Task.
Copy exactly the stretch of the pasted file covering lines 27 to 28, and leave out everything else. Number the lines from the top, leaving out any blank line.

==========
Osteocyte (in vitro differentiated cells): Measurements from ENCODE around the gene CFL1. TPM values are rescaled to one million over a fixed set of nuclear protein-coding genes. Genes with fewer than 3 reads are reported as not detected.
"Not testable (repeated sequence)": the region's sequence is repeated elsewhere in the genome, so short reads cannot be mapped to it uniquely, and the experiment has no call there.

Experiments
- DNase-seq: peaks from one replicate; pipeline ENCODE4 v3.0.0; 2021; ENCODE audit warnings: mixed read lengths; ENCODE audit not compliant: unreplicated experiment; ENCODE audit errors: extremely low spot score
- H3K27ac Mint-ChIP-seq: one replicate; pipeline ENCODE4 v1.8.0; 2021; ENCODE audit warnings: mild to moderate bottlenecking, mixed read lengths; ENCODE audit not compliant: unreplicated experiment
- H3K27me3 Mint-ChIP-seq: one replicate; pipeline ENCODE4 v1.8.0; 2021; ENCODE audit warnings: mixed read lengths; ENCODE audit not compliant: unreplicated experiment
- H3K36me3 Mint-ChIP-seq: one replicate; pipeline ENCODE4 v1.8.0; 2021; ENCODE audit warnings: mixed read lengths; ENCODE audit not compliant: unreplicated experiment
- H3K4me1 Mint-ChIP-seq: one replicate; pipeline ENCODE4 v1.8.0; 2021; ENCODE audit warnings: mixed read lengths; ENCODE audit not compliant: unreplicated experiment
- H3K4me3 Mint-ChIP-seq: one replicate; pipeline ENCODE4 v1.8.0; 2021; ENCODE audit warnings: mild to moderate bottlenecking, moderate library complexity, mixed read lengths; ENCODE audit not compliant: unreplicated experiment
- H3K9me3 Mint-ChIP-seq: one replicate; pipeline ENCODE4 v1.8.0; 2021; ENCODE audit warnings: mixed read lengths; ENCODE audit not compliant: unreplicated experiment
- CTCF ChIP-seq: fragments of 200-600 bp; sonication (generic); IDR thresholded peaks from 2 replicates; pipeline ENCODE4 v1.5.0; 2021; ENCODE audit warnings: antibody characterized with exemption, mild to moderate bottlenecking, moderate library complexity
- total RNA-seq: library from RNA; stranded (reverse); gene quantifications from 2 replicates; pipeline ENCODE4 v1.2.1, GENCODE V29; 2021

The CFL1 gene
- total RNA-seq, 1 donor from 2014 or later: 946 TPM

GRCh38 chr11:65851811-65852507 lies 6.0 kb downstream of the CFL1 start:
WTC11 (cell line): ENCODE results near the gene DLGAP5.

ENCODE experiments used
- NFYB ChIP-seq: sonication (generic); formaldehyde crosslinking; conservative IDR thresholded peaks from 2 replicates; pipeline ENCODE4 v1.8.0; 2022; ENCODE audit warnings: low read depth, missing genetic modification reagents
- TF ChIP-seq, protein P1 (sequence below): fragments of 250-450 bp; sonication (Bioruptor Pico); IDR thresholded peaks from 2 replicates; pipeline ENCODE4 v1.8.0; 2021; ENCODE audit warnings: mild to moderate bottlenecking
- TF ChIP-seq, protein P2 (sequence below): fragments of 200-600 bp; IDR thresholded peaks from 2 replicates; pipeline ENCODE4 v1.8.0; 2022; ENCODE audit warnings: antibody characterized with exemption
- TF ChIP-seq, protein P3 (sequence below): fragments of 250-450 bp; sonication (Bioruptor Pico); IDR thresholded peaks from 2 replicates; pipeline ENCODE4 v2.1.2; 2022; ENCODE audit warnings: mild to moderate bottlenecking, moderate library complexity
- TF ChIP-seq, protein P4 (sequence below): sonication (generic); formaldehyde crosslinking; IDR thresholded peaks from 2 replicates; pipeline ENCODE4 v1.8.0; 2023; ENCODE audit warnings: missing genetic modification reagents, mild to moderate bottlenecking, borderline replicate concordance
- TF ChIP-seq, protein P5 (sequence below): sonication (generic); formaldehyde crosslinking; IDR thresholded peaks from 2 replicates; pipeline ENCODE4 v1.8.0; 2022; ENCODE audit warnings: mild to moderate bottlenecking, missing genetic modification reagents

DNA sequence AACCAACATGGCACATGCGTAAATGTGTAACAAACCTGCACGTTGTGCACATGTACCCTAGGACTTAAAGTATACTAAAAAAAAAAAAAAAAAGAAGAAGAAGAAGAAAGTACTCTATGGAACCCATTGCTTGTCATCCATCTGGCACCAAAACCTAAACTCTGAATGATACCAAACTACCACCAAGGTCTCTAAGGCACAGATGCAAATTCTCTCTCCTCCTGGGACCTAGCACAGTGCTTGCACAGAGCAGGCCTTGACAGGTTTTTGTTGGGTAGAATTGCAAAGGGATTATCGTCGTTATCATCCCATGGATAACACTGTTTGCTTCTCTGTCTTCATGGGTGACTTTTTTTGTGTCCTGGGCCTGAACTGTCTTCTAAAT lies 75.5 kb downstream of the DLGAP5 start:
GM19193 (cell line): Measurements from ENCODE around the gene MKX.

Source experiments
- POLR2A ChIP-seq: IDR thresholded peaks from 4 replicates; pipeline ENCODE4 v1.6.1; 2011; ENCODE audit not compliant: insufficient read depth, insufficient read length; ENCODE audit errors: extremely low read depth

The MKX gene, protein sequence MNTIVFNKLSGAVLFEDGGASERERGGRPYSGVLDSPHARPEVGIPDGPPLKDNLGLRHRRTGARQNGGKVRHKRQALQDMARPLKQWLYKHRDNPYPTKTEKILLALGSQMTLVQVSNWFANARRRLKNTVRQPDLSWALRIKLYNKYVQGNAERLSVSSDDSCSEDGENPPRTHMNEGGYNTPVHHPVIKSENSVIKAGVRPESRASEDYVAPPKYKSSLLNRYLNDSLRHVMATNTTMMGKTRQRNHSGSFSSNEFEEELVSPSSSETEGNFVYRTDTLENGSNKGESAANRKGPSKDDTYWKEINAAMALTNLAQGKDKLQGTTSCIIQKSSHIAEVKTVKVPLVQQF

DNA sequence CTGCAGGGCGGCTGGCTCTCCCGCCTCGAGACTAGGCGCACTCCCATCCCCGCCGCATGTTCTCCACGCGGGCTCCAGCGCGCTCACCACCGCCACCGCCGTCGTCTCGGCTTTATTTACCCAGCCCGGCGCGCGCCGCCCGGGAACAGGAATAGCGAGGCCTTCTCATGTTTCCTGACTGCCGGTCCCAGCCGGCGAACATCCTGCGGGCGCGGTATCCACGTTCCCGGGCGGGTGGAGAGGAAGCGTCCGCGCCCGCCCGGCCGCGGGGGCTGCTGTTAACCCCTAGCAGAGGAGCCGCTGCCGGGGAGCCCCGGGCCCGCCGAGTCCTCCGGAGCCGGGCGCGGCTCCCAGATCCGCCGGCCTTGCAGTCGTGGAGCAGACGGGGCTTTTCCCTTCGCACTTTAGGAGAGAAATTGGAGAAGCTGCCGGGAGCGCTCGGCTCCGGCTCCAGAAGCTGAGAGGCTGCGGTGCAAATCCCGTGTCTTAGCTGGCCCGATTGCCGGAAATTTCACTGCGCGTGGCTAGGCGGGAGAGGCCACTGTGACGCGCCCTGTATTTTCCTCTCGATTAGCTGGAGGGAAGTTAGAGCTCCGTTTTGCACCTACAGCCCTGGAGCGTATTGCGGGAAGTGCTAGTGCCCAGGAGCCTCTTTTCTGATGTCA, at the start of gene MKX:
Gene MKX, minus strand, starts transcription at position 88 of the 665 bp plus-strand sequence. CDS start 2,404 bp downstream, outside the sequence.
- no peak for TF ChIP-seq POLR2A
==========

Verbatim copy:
- POLR2A ChIP-seq: IDR thresholded peaks from 4 replicates; pipeline ENCODE4 v1.6.1; 2011; ENCODE audit not compliant: insufficient read depth, insufficient read length; ENCODE audit errors: extremely low read depth

The MKX gene, protein sequence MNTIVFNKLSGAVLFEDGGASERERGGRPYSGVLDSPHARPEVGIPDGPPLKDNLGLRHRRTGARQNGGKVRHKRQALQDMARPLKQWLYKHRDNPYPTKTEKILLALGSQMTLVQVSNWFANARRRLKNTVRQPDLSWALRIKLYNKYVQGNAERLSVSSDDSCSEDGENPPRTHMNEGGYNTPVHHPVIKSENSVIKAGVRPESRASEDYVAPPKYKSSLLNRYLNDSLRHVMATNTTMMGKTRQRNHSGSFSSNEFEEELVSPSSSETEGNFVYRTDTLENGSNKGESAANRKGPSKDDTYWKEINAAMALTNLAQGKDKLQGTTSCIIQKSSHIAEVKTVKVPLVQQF